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Published In: Acta Botanica Bohemica 9: 190. 1930. (Acta Bot. Bohem.) Name publication detail

Project Name Data (Last Modified On 8/27/2009)
Acceptance : Accepted
Project Data     (Last Modified On 7/9/2009)
Status: Introduced


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8. Festuca trachyphylla (Hack.) Krajina (hard fescue, hard sheep fescue)

Pl. 177 e, f; Map 720

F. longifolia Thuill.

F. ovina L. var. duriuscula (L.) Koch

F. duriuscula L.

Plants without rhizomes, forming dense tufts, dark green to bluish green. Flowering stems 20–60 cm long. Leaves mostly basal. Leaf sheaths open nearly to the base, glabrous, persistent and sometimes turning light brown at maturity, but not becoming shredded into fibers, the ligule 0.2–0.5 mm long. Leaf blades 1–15 cm long, 0.5–1.5 mm wide, usually folded or with inrolled margins, without auricles, roughened. Inflorescences 3–10 cm long, narrow, the branches ascending at maturity, the lowermost branches with 3–7, mostly strongly overlapping spikelets. Spikelets 7–10 mm long, 2.5–4.5 mm wide, elliptic‑lanceolate before flowering (oblong‑elliptic at maturity), with 3–8 florets. Lower glume 2.0–3.5 mm long, narrowly lanceolate, sharply pointed at the tip. Upper glume 3.0–5.5 mm long, narrowly lanceolate, sharply pointed at the tip, 3‑nerved. Lemmas 3.8–5.5 mm long, oblong‑elliptic, tapered to an awn 0.5–2.5 mm long at the tip, not toothed, very faintly 5‑nerved, glabrous or roughened to hairy toward the tip, especially along the margins. Anthers 2.5–3.0 mm long. Fruits 2.2–2.8 mm long, reddish brown. 2n=28, 42. May–July.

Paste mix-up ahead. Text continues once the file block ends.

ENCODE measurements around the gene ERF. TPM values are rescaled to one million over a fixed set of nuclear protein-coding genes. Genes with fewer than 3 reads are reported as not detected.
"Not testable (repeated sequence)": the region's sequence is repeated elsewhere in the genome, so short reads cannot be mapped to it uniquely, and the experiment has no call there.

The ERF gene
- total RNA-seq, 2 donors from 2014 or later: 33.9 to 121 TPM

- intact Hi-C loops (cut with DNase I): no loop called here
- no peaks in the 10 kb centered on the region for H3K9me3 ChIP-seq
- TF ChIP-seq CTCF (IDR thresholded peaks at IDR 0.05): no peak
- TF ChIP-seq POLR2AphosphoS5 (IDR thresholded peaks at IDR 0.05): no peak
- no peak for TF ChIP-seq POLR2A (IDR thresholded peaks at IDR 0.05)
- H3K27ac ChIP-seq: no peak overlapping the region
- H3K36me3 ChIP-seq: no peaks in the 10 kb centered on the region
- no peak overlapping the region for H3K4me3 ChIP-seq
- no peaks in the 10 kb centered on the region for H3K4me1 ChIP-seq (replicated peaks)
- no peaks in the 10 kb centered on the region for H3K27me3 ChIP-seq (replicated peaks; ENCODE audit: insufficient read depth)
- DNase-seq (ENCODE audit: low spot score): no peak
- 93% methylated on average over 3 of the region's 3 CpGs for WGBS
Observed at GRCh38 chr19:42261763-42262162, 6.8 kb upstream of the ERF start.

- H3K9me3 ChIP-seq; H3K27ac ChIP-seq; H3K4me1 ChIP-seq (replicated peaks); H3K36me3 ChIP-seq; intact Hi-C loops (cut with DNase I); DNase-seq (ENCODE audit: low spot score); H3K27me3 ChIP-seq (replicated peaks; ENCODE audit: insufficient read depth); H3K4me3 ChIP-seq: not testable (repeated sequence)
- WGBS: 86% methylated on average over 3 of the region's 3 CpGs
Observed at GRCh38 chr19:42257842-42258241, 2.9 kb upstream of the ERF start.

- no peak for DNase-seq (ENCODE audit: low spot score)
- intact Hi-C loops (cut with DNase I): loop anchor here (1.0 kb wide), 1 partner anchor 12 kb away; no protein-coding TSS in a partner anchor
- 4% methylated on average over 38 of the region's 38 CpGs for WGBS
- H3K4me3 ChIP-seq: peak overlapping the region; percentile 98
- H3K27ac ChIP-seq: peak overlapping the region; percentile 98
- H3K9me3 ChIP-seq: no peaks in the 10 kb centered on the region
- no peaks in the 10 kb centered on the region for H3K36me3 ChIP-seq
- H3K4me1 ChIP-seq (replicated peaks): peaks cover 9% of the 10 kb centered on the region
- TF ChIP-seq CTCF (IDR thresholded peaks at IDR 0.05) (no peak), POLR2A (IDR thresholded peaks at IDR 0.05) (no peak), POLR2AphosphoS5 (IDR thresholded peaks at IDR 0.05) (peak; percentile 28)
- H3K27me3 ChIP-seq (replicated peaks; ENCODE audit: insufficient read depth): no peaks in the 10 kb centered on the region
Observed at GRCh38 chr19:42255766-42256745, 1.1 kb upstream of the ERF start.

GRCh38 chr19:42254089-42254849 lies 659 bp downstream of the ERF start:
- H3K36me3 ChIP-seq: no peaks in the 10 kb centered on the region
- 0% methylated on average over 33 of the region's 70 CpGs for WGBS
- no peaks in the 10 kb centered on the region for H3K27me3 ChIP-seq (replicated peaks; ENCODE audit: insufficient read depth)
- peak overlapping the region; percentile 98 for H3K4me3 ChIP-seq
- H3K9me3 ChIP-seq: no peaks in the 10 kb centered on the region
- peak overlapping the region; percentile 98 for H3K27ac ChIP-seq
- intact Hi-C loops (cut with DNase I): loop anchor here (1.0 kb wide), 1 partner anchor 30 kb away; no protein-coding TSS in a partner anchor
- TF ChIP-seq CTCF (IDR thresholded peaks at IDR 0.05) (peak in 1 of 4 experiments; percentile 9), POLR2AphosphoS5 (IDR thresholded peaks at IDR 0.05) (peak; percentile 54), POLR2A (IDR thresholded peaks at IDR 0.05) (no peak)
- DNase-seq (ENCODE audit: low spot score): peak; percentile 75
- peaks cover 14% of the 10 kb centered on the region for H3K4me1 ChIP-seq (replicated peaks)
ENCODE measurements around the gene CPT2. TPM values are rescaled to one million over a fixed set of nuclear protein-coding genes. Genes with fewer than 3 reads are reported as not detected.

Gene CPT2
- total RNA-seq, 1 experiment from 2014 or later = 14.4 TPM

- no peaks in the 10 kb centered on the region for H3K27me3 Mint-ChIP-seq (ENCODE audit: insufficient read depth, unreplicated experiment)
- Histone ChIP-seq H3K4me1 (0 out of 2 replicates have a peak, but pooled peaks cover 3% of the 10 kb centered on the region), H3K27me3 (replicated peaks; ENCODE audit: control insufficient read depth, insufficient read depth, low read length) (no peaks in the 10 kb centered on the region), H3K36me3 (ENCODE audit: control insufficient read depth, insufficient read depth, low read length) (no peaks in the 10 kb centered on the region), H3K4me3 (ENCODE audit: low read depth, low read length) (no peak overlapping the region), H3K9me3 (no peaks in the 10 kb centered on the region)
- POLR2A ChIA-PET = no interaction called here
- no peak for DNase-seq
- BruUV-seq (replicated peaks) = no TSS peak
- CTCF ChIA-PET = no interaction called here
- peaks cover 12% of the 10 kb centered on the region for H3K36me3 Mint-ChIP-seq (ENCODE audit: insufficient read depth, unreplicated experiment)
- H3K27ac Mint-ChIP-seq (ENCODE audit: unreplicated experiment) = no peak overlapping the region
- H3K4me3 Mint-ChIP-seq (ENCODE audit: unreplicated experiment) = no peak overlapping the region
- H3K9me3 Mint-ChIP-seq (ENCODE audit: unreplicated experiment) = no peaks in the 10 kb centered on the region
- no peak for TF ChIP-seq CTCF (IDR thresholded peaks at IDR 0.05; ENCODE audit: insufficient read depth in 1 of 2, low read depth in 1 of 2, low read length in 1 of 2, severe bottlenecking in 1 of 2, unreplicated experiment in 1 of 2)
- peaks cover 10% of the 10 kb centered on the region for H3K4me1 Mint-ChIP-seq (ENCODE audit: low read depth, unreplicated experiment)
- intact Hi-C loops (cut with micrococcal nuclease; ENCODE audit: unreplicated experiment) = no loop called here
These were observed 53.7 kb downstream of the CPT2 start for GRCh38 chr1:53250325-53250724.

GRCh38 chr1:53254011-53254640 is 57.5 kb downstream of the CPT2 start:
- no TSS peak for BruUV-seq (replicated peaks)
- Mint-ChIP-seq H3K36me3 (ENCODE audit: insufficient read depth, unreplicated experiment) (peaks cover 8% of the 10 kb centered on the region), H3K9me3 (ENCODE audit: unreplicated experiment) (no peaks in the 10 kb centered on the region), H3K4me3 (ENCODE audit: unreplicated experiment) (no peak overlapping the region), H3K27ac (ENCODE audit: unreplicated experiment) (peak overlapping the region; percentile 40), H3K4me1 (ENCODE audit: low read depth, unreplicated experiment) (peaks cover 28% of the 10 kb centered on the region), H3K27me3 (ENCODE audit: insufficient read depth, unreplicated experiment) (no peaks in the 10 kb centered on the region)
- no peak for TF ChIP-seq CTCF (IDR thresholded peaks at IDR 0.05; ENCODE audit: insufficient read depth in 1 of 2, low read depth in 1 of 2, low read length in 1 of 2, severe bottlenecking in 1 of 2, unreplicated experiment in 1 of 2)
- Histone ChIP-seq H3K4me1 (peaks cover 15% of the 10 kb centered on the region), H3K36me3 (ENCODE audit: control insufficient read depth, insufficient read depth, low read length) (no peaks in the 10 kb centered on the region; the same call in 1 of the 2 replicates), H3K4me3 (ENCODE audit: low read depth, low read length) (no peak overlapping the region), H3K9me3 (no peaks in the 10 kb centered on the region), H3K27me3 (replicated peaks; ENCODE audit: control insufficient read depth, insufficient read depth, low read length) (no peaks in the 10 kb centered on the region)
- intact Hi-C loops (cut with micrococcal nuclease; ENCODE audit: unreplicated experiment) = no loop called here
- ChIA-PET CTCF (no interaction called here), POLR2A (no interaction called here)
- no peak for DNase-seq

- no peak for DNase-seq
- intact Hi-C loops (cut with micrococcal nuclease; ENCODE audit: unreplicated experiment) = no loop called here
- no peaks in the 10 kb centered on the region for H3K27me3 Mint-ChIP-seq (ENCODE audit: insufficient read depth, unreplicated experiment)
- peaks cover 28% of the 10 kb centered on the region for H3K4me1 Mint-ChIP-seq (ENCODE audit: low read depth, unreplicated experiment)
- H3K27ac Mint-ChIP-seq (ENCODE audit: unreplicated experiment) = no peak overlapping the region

Introduced, uncommon in Jackson and Pulaski Counties (native of Europe and Asia; introduced widely in temperate portions of the world). Disturbed bottomland forests.

The name F. longifolia Thuill., which was applied to this species by McNeill and Dore (1976) and Yatskievych and Turner (1990), actually refers to a different, nonweedy species native to coastal areas of western Europe (Aiken and Darbyshire, 1990). Festuca trachyphylla was once a common component of turf grass seed mixes but has been replaced commercially by other, more drought‑tolerant species. Specimens labeled as having been collected by John Kellogg in St. Louis at the Missouri Botanical Garden presumably are from plants cultivated there.



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